DUBAI // More than 600 students at a women's college were horrified, sickened then thoroughly entertained during a day-long seat-belt safety campaign.
The Emirati hip-hop duo Desert Heat and the Bahraini R&B artist Tiny provided the entertainment at Dubai Women's College as part of the BMW Group Middle East's road safety campaign.
The message for the campaign was included in a song by Desert Heat, also known as the brothers Abdullah and Salim Dahman.
"Stay alert, stay alive," they rapped to the audience, who cheered, clapped and shot footage of the performance with their mobile phones.
"No mobiles while driving, no need for multi-tasking. Your life is not a movie, no need for all the action. You might think you're Hamilton but you can't control traffic, that's why they're called accidents - you don't plan it but they just happen."
Abdullah, whose rap name is "Arab Leak", and Salim, or "Illmiyah", said they wrote the song after the deaths of several friends and relatives in car crashes.
"We were inspired by the needless death of young men and women and soccer players such as Theyab Awana, and others," Abdullah said.
"The lyrics were written before the campaign and the message is, wear your seat belt, don't speed and don't use your mobile. We've lost a few friends and members of our family."
Salim said many Emirati youth considered seat belts unnecessary, but car crashes were the leading cause of death for those aged between 15 and 29.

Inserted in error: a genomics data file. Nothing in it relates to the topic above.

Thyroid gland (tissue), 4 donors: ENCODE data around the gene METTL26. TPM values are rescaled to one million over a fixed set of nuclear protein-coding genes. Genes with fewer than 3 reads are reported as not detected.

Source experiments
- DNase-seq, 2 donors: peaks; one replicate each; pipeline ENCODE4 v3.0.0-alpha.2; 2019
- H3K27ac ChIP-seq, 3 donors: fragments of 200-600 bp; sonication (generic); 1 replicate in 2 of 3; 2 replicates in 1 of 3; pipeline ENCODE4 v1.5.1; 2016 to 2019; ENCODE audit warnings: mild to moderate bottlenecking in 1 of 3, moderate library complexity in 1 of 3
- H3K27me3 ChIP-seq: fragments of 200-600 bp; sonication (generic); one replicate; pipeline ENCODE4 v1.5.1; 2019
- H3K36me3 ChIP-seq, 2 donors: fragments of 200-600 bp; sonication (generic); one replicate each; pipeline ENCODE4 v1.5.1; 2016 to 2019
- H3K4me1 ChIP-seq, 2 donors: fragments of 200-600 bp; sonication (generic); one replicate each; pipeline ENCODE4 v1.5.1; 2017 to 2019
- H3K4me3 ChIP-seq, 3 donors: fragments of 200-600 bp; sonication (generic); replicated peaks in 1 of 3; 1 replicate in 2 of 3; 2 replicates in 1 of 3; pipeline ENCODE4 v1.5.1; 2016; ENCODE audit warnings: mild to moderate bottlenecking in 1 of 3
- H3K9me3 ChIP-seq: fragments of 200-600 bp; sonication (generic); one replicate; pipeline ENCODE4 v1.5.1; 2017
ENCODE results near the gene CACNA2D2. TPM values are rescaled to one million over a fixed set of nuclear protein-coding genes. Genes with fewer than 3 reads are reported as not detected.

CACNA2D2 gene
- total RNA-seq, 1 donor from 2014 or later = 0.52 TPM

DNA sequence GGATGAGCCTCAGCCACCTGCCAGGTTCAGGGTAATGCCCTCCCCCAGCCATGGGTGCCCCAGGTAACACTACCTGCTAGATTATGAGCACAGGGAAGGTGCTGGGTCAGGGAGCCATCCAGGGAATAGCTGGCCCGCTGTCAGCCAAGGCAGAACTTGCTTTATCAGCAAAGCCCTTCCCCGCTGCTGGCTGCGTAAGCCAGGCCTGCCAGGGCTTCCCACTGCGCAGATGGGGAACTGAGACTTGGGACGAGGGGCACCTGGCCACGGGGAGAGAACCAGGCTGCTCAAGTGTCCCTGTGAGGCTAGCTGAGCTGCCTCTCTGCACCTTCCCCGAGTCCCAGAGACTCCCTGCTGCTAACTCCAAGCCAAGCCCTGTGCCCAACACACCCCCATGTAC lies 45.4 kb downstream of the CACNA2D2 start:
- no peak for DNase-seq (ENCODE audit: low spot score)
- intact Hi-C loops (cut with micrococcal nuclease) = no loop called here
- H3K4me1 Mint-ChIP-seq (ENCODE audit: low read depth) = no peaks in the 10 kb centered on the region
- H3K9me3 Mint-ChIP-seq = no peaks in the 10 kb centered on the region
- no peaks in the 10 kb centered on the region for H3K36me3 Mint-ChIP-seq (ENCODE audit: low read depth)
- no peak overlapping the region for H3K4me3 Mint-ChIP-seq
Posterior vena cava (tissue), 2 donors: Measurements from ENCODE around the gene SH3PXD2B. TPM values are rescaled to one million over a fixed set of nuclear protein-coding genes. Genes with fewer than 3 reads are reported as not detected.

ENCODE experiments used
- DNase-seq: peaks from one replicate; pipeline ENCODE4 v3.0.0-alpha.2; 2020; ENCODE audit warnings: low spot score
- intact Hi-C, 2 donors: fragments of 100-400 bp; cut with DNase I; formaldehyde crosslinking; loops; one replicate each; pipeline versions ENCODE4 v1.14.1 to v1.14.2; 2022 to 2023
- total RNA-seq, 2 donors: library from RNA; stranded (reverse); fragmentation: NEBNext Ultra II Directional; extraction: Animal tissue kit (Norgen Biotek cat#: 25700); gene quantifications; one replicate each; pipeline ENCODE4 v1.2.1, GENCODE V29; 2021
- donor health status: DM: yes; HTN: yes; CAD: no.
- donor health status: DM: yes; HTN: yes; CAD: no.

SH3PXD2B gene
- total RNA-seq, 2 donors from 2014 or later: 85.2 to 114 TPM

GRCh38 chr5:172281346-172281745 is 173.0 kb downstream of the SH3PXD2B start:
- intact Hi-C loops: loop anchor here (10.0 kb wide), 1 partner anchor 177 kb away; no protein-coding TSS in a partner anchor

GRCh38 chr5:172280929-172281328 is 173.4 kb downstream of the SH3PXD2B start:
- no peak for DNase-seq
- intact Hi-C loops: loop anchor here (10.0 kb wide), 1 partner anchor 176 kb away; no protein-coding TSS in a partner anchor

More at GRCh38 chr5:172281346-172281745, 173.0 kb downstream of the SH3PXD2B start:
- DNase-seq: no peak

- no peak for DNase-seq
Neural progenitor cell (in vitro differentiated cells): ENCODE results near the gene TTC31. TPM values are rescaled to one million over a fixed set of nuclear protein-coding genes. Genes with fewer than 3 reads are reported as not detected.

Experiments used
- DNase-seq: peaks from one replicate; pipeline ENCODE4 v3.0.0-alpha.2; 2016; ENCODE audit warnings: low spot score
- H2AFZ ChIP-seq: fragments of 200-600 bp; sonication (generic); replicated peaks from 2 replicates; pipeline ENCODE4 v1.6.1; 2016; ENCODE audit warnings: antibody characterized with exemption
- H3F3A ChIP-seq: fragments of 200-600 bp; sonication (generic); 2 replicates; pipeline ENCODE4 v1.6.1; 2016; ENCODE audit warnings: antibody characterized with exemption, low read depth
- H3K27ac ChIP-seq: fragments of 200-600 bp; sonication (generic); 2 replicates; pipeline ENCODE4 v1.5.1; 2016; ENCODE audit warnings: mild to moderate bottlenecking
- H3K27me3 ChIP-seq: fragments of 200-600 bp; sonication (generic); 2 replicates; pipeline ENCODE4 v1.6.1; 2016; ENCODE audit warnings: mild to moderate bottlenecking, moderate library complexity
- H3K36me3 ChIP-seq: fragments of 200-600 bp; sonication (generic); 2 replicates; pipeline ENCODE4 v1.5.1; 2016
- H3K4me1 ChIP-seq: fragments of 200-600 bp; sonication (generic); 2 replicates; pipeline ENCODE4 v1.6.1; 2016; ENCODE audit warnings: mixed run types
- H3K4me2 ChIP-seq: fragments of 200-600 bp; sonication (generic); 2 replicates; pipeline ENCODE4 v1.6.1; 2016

"We want to change the stereotype perception that wearing seat belts is uncool," he said. "We hope to bring this message through our lyrics and tell people that it's cool to wear your seat belt."
But the day did not begin on such an upbeat note.
Lt Hamdan Ahmad Al Muhairi of Dubai Police gave a lecture in which he said only 29 per cent of drivers in the UAE wore seat belts and road accidents in the UAE were responsible for nearly 70 per cent of injury-related deaths among Emirati youth.
Lt Al Muhairi added 55 per cent of students in the UAE did not wear their seat belts.
To illustrate how wearing a seat belt could increase the chances of survival by between 40 and 50 per cent, he showed a gruesome video of a person being thrown from an SUV as it rolled end over end.
The occupant was thrown several metres into the air and landed in oncoming traffic, where he was struck by another SUV.
The video was met with gasps and screams from the audience.
When the officer asked for a show of hands from those who always wore their seat belts, only a few were raised. One student said she didn't wear her seat belt because it wrinkled her clothes.
Another said she didn't wear it because it obstructed her view as she looked over her left shoulder, and a third said she didn't wear it because she was pregnant and was worried that in an accident, it would injure her child.
Lt Al Muhairi appeared surprised by some of the answers and said he would station a patrol car in front of the college campus to monitor students as they drove away.
Mahra Khalifa, 27, said she would change her behaviour.
"The statistics the police presented and the video were frightening," Ms Khalifa said. "I will always wear my seat belt."
All those attending were asked to sign a pledge that they would always wear seat belts.